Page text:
This implies that at least one of the polynomials is equal to  p  infinitely many times,  which can only happen if it's  constant,  which is ruled out.   QED

Schinzel's hypothesis H   |   Andrzej Schinzel (1937-)   |   Viktor Bunyakovsky (1804-1889)

(2002-11-17)   P = NP (?)
What's an NP-complete problem?

A computational problem is said to be in the class P of polynomial time problems whenever there's an algorithm which can find a valid solution in a number of elementary steps which is always less than a certain  polynomial function  of the  size  of the input data  (one measure of this size could be the number of digits used in a reasonnably thrift encoding of the input data).

The class NP (nondeterministic polynomial time problems) consists of those problems which could be so solved  nondeterministically, which is a fancy way to say that an unlimited number of lucky guesses are allowed in the process which arrives at a solution.  Such a nondeterministic process must still be such that only valid solutions are produced...  To put it in simpler words, a problem is in NP if and only if a solution of it can be  checked  in polynomial time  (an explicit nondeterministic algorithm would then be to guess a correct solution and check it).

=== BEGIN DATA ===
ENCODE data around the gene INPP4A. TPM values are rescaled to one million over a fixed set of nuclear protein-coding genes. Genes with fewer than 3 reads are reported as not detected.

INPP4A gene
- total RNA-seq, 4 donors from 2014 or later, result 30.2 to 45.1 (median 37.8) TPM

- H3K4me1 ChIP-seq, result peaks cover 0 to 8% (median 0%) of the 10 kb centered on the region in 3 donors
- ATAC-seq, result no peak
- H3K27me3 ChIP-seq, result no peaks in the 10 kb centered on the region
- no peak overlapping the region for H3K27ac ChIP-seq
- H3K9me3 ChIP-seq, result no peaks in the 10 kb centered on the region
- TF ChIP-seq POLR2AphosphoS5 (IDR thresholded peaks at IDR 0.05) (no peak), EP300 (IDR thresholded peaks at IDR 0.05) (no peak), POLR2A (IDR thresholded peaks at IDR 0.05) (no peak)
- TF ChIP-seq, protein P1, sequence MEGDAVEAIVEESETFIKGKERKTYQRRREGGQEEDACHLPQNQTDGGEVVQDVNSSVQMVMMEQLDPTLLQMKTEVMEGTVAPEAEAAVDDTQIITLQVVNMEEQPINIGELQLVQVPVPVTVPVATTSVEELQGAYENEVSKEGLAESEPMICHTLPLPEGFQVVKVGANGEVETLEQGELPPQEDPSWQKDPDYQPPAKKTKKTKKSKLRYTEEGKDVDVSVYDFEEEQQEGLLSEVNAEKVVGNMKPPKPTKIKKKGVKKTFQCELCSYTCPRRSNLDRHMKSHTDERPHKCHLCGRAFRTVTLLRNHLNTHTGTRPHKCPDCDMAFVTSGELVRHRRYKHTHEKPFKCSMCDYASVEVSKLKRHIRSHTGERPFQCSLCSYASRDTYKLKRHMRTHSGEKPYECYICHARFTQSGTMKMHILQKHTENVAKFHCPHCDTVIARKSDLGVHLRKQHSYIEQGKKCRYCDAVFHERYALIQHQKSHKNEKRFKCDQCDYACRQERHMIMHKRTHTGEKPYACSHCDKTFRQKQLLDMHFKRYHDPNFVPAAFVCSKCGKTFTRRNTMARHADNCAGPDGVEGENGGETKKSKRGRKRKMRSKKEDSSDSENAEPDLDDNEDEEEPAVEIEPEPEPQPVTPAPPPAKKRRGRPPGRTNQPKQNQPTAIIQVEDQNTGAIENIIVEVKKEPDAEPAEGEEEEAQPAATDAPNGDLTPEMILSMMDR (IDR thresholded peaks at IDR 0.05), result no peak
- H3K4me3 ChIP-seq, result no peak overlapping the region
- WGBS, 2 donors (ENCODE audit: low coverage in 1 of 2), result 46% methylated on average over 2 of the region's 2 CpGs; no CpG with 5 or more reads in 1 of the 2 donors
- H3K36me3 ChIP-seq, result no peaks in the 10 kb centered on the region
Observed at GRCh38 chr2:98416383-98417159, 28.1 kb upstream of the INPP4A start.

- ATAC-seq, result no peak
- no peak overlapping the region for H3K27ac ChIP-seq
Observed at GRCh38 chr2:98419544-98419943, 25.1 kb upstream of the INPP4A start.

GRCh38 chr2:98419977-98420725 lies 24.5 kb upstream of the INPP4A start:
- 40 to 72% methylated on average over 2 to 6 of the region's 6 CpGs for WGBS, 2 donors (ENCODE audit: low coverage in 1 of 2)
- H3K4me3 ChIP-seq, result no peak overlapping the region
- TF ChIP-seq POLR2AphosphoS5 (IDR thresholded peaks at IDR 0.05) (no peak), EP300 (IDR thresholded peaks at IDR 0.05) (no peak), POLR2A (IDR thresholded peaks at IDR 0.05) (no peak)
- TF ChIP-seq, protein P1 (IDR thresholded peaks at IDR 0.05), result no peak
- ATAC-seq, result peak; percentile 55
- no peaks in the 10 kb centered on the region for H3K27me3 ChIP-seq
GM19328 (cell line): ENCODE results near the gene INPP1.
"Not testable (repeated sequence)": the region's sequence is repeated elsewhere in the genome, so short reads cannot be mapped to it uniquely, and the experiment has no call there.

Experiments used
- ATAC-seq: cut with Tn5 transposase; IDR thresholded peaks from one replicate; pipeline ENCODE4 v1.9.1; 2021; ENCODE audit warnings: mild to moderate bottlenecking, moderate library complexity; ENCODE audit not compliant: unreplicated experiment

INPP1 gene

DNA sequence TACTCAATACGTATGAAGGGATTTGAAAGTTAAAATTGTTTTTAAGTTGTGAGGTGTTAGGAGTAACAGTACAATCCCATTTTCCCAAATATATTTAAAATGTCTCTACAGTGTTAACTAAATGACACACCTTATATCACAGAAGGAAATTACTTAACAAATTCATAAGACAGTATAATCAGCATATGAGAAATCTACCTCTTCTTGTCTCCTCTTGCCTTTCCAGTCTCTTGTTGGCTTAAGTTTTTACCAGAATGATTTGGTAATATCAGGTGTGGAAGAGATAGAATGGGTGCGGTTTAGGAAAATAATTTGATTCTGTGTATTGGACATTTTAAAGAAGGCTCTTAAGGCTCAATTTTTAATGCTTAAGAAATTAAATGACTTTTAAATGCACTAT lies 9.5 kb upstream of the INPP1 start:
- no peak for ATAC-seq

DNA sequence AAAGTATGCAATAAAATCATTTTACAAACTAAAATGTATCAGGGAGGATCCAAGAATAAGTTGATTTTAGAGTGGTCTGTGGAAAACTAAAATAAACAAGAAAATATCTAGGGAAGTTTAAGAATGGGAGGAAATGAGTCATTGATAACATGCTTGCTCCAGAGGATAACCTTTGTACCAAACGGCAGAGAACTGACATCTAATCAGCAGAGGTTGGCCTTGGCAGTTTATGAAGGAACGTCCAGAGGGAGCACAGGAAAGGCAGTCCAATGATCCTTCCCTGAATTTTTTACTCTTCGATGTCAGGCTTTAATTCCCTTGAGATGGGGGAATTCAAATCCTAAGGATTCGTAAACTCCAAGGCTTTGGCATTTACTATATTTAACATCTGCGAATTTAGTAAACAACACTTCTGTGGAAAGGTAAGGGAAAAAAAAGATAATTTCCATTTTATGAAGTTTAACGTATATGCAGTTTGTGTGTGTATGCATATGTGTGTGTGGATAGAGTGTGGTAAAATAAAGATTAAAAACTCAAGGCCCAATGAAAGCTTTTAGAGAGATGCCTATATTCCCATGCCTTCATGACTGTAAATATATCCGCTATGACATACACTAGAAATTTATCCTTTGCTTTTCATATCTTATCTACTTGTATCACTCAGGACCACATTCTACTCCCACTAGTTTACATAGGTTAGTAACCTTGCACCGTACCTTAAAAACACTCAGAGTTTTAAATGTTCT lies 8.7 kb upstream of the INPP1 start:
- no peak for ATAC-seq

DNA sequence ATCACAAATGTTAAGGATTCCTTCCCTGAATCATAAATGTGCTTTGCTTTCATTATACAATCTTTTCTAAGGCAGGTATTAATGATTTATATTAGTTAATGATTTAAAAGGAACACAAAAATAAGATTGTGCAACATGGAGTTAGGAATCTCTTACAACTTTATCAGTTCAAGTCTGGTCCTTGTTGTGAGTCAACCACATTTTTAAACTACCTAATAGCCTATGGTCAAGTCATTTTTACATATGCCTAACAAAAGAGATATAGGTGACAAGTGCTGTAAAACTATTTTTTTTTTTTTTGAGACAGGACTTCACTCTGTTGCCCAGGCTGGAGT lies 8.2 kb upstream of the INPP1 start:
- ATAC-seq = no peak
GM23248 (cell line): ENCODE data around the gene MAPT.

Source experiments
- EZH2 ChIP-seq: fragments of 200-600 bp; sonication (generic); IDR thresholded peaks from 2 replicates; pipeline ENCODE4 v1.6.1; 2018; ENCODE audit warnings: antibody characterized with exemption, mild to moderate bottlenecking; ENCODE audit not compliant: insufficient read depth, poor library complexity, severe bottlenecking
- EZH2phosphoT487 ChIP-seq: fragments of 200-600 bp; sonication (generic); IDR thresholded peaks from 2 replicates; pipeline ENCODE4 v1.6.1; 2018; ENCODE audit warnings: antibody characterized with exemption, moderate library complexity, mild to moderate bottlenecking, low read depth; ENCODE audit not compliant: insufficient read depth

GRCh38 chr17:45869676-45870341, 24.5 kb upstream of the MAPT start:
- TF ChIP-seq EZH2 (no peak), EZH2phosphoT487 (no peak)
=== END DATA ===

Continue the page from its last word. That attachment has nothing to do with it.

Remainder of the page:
In 1972, Richard Karp (1935-)  discovered that there are problems in NP which he dubbed "NP-complete" because they are at least as tough to solve as any other problem in NP, in the following sense:  Any NP problem can be reduced in polynomial time by a deterministic algorithm to the solution of an NP-complete problem whose data size is no more than a polynomial function of the original input data.

Therefore, if any NP-complete problem could be solved deterministically in polynomial time (i.e., if it was a P problem) then  all  NP problems would be in P and we would thus have  P = NP.

Karp's original NP-complete problem (dubbed SAT) was the satisfiability of boolean expressions:  Is there a way to  satisfy  a given boolean expression (i.e., make it "true") by assigning true/false values to the variables in it?